1 Comp. Laws 1929, § 3899 (Stat. Ann. § 8.187), provides:

"The court commissioners shall appraise the damages to be paid as compensation to each person interested in each such piece or parcel of property, and shall report such decision in writing, signed by them or a majority of them."

The report, signed by a majority of the commissioners, was the report before the court upon which action was to be taken. The court had power, on cause shown, to set aside the report and refer the subject matter back to the same commissioners or appoint other commissioners to retry the questions involved. 1 Comp. Laws 1929, § 3902 (Stat. Ann. § 8.190). The action of the court in holding the restrictions violated was in excess of power and a nullity.

Until a proper report of compensation and the amount thereof is confirmed the right of review remains. 1 Comp. Laws 1929, § 3910 (Stat. Ann. § 8.198), permits an application for review by certiorari within 20 days after report of the commissioners has been confirmed, and this means confirmation of the compensation and amount thereof to be paid. The review is timely.

Does the location of the railroad violate the restrictions? If it does not, then there can be no award of damages under the doctrine of reciprocal negative easement rights. If the restrictions confined use to residential purposes, the railroad would be a violation, but the use is not so confined, and the restriction relating to cost of residences, with setback distance, cannot be enlarged to the point of limiting use to residences only.

In Holliday v. Sphar, 262 Ky. 45, 50 ( 89 S.W. [2d] 327), the court held:

"The essence of the restrictions is, if the owner erects a residence thereon, the same shall cost not less than the sum designated in the deed, and not nearer the street fronting the same than the distance fixed in it. At most, such are no more than limited 'building restrictions,' and not a limitation on the free use of the land."

The restrictions speak all imposed.

It is stated in the brief for appellees:

"The restrictions in question are loosely drawn, and while they indicate clearly that the subdivision was put on the market as a residence subdivision there is no language in the restrictions specifically limiting the property to residence purposes. There is a specific restriction against the erection of manufacturing buildings or the conduct of manufacturing business in the subdivision but it is conceded that churches, stores, schools and buildings of like character not in themselves incompatible with a residence subdivision would not violate the restrictive covenants. It is contended, however, on the part of the property owners that the construction of a railroad through a subdivision is a violation of the general plan disclosed by the restrictions themselves, the testimony of certain witnesses and the development of the subdivision itself for residence purposes only."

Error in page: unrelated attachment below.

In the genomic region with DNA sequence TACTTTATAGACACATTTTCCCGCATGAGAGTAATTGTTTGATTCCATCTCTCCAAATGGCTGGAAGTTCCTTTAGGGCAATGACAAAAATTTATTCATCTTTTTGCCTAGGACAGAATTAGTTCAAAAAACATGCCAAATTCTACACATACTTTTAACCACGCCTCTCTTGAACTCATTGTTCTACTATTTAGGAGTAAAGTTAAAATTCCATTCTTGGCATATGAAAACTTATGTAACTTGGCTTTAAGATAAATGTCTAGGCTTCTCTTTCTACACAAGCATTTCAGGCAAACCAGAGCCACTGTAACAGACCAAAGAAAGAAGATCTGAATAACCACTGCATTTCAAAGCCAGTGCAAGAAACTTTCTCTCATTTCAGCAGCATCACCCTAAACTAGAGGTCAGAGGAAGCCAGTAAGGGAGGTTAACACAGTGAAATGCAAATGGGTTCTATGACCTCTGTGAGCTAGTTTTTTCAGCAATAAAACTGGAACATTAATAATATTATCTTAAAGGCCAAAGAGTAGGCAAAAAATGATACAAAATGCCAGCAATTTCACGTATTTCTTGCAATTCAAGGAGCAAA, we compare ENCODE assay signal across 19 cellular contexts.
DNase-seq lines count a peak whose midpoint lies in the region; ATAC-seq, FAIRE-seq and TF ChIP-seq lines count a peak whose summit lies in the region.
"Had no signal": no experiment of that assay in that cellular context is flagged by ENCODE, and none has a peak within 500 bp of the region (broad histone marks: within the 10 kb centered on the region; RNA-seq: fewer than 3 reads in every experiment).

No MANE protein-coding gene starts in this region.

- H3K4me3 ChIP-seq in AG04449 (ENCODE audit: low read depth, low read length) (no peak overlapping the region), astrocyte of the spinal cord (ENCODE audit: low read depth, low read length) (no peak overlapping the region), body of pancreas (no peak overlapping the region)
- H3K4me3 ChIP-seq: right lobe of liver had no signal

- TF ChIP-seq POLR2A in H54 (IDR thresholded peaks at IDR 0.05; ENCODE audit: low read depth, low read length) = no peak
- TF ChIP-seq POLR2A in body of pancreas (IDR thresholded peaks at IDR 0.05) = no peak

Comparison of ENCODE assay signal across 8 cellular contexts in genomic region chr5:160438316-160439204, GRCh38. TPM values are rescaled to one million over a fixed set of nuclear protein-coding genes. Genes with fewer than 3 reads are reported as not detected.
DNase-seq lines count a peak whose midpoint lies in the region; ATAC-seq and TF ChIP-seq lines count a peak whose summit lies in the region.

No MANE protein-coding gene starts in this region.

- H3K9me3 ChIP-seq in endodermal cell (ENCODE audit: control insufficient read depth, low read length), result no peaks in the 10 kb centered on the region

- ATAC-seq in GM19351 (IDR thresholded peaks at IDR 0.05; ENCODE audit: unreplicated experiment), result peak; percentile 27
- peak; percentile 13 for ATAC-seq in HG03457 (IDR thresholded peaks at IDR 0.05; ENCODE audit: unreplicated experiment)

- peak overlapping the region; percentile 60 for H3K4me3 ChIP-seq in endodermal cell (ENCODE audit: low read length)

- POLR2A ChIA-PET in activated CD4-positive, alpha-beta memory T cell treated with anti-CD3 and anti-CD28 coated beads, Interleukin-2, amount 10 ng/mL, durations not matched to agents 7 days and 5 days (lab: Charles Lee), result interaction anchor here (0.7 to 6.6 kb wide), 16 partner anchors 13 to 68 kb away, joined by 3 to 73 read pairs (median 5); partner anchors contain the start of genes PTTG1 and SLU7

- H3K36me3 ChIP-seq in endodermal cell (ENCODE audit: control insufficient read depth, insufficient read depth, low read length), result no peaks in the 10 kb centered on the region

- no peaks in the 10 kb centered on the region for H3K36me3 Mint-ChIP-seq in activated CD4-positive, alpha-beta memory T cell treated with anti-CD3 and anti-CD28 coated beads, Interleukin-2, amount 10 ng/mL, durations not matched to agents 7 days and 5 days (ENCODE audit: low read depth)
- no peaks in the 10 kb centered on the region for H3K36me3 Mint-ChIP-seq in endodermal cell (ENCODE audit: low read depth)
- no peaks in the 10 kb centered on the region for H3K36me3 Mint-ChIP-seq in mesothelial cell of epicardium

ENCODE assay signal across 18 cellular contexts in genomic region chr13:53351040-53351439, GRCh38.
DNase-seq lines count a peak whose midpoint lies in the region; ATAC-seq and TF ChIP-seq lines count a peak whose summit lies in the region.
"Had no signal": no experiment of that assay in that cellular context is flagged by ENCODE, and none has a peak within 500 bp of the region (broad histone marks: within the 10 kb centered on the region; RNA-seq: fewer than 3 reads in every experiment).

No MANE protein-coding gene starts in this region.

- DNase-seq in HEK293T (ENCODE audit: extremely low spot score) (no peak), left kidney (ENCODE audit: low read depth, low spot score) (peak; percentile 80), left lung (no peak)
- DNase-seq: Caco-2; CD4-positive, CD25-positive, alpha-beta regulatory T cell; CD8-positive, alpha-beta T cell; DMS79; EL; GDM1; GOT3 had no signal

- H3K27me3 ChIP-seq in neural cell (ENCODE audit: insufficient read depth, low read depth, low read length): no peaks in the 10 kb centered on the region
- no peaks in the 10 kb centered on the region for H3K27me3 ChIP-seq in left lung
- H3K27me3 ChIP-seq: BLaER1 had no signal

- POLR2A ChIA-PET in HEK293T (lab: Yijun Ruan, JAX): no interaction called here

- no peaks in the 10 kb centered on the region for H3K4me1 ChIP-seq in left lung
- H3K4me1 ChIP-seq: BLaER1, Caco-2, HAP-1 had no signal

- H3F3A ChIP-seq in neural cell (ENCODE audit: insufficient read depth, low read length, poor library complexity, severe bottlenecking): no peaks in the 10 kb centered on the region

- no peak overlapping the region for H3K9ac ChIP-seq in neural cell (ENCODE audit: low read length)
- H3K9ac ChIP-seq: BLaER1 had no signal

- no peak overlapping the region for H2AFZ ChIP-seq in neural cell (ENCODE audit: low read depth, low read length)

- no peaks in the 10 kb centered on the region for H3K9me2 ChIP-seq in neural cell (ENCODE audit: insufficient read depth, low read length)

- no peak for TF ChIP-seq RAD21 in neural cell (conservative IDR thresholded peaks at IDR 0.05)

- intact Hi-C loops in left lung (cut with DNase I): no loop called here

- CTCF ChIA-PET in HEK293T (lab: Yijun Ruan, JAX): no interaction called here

In this jurisdiction we consider restrictions upon otherwise free use of land in the nature of a covenant running with the land, and they must be explicit in terms and cannot be enlarged or extended, if unambiguous, by construction or circumstances of user. The rule of strict construction of unambiguous terms employed in imposing restrictions on use of platted land has been repeatedly announced by this court. James v. Irvine, 141 Mich. 376; Casterton v. Plotkin, 188 Mich. 333; Hill v. Rabinowitch, 210 Mich. 220; De Galan v. Barak, 223 Mich. 378; Austin v. Kirby, 240 Mich. 56; Kelly v. Carpenter, 245 Mich. 406; Phillips v. Lawler, 259 Mich. 567. Even where restrictions are ambiguous, uncertainties are resolved in favor of the free use of the property. Bastendorf v. Arndt, 290 Mich. 423 (124 A.L.R. 445).

There being no violation of reciprocal negative easement rights, the award of damages is reversed, with costs to appellants.


Summaries of

In re Nordwood Estates Subdivision

Supreme Court of Michigan
Dec 20, 1939
289 N.W. 255 (Mich. 1939)
Case details for

In re Nordwood Estates Subdivision

Case Details


Court:Supreme Court of Michigan

Date published: Dec 20, 1939


289 N.W. 255 (Mich. 1939)
289 N.W. 255

Citing Cases

Bloomfield Estates v. Birmingham

This Court has long held that restrictions on the otherwise free use of land must be explicit in terms and…

Sun Oil Co. v. Trent Auto Wash

Trent asserts that we can look only to the words used. To do otherwise, he contends, is to extend by…